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House GOP may vote to formalize impeachment inquiry despite lack of direct evidence

House Republicans are moving toward formalizing their impeachment inquiry against President Biden with a potential floor vote in coming weeks, and they are readying for a possible court fight over the Biden administration’s compliance with congressional requests.

House Majority Whip Tom Emmer (R-Minn.) told House Republicans in a closed-door conference meeting on Wednesday morning that members probably will have to vote on formally authorizing an impeachment inquiry into Biden into the coming weeks, after then-House Speaker Kevin McCarthy (R-Calif.) unilaterally initiated the inquiry without a House vote, according to a person familiar with the meeting, who, like others, spoke on the condition of anonymity to detail a private conversation.

Meanwhile, Republican leaders are working to increase awareness among members and ramp up pressure on the Biden administration as the White House has grown more resistant to what House Republicans view as legitimate requests for oversight, according to people familiar with the matter.

The impeachment inquiry centers on whether Biden benefited from his son Hunter Biden’s foreign business dealings, among other allegations. But House Republicans so far have not released any direct evidence that Biden benefited from his son’s financial involvement in Ukraine or elsewhere. As part of the inquiry, House Republicans have unearthed allegations that the Justice Department under Biden stymied an investigation into Hunter Biden’s financial background, but that testimony has been repeatedly disputed by officials involved in the case.

In a four-page letter sent to House Oversight Chairman James Comer (R-Ky.) and House Judiciary Chairman Jim Jordan (R-Ohio) a few weeks ago, White House special counsel Dick Sauber queried the validity of the impeachment inquiry on the basis that the House had yet to formally authorize the investigation with a floor vote and also argued that some requests were unjustified and outside of the scope of the investigation.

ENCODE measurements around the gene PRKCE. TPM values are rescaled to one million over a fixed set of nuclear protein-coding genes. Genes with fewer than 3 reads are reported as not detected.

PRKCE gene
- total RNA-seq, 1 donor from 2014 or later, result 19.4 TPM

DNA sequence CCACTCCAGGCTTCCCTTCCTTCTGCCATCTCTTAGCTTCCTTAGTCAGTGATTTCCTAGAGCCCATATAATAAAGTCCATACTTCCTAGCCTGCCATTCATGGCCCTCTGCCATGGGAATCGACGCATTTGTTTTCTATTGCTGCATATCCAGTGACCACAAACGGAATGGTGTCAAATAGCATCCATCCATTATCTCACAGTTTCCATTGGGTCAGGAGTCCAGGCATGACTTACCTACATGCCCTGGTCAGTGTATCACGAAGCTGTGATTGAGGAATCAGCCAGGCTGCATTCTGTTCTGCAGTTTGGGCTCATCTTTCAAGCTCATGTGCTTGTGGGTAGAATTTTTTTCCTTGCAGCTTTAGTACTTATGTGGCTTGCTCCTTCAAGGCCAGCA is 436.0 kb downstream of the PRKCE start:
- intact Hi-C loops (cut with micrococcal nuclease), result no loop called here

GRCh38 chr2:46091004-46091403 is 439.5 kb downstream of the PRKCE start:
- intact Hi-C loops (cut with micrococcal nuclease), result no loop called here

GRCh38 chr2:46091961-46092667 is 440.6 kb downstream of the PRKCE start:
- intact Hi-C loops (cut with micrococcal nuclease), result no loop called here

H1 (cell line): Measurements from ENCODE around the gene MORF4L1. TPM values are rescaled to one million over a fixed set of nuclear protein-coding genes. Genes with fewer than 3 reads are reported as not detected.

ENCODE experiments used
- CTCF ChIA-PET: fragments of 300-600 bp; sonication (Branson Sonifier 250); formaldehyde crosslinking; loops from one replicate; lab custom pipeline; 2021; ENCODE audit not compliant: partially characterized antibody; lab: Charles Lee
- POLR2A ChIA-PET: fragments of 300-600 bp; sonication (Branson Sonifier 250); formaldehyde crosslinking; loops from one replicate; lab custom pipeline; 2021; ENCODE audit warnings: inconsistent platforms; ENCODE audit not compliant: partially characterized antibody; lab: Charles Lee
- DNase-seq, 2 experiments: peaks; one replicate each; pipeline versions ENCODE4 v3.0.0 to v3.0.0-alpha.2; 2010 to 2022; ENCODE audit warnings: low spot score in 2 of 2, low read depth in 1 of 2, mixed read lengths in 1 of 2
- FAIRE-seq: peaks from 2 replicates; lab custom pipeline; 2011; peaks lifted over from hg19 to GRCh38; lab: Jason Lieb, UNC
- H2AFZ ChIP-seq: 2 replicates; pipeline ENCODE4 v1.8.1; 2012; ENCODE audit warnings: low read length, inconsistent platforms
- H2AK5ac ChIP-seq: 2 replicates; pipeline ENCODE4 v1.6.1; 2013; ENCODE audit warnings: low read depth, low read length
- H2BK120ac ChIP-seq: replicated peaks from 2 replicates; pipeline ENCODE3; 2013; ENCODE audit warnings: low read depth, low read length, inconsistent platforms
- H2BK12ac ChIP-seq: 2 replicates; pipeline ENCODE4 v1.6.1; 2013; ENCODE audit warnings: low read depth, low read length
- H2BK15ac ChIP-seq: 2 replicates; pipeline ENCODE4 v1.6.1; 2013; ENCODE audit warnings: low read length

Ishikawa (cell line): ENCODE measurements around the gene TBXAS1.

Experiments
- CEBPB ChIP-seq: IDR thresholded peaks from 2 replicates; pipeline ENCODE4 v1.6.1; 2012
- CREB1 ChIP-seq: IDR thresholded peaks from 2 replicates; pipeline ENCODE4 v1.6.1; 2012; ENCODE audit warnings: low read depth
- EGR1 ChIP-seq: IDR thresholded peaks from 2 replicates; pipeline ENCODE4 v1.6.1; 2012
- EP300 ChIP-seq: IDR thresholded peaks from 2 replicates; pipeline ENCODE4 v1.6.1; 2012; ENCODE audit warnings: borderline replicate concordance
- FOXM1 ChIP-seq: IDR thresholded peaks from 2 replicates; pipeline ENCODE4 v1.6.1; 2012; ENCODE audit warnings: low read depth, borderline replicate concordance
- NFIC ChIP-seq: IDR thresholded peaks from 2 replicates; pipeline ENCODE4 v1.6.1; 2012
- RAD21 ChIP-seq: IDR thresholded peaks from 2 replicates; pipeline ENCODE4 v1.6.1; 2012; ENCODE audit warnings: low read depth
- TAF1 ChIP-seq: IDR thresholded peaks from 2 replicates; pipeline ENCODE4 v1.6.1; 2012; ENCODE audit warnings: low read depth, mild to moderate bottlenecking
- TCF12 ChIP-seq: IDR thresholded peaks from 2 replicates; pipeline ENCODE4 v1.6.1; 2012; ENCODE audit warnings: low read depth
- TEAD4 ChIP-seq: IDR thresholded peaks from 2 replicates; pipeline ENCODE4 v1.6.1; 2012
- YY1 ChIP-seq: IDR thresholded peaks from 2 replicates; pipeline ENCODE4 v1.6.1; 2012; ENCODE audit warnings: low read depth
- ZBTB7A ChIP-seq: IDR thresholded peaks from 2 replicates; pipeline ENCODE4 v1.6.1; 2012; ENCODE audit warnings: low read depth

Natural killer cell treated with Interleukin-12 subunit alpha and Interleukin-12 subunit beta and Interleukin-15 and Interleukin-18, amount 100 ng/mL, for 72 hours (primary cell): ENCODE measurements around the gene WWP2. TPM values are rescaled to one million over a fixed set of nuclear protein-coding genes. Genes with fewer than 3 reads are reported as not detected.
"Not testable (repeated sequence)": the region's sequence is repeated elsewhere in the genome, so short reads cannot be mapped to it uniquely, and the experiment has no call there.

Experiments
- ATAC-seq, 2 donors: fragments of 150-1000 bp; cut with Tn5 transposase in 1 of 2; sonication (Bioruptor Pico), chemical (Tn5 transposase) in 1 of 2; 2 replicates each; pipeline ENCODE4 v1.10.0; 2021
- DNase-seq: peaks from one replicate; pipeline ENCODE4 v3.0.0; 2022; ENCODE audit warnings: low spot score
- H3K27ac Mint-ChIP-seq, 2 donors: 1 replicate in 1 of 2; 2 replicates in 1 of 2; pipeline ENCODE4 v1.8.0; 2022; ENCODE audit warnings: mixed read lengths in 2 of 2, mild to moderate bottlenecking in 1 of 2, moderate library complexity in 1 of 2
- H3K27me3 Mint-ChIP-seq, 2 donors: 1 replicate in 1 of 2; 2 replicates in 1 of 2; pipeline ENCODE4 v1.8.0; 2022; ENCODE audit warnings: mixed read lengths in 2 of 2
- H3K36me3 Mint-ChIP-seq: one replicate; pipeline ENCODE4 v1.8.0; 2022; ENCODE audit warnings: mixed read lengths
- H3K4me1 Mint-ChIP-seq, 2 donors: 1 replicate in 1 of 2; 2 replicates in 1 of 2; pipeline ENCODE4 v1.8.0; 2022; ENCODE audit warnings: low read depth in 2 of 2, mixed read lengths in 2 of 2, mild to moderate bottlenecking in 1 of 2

Some House Republicans viewed the letter as the White House laying the groundwork for a court fight over whether various officials and Biden family members will ultimately comply with requests and subpoenas made by Comer and Jordan.

“If we are going to have to fight in court” against the administration, “we want the House to be in the best legal position possible,” argued Rep. Kelly Armstrong (R-N.D.). The Trump-led Justice Department issued an opinion in 2020 that impeachment inquiries authorized by the House without a floor vote are constitutionally invalid.

So far, the Biden administration has largely cooperated with the House GOP’s various oversight efforts. Nearly a dozen former and current administration officials have appeared before the committee and congressional investigators have obtained thousands of pages of private banking records, along with over 2,000 pages of Suspicious Activity Reports from the Treasury Department, as well as documents from the National Archives.

“This is yet another sad attempt by extreme House Republicans to try to distract from their own chaos and dysfunction, including whether to expel their own member and how they are yet again on a path to shut down the government,” Ian Sams, a spokesperson for the White House Counsel’s Office, said in a statement. “Their baseless fishing expedition targeting the President has been going on for an entire year and, over and over again, their allegations of wrongdoing by President Biden have been thoroughly debunked.”

On Tuesday, a lawyer representing Hunter Biden responded to a subpoena from House Republicans seeking a closed-door deposition with a counteroffer to testify in a public hearing. Comer previously welcomed public testimony from witnesses, though he rejected Hunter Biden’s request for a public appearance. Private negotiations over his deposition, which is scheduled for Dec. 13, are ongoing.

It remains to be seen whether Speaker Mike Johnson (R-La.) will have the votes to open a formal inquiry, as some GOP lawmakers have continued to cast doubt on an investigation. In that vein, House GOP leadership has moved to sharpen the messaging around the inquiry, unveiling a website to track and consolidate the investigative findings of the Oversight, Judiciary, and Ways and Means committees.

“I thought [McCarthy] didn’t bring it to the floor before because he didn’t have the votes, and my guess is that we still don’t have the votes,” Rep. Ken Buck (R-Colo.), who previously opposed McCarthy’s decision to open an inquiry because of a lack of evidence, said on Wednesday.

This post appeared first on The Washington Post

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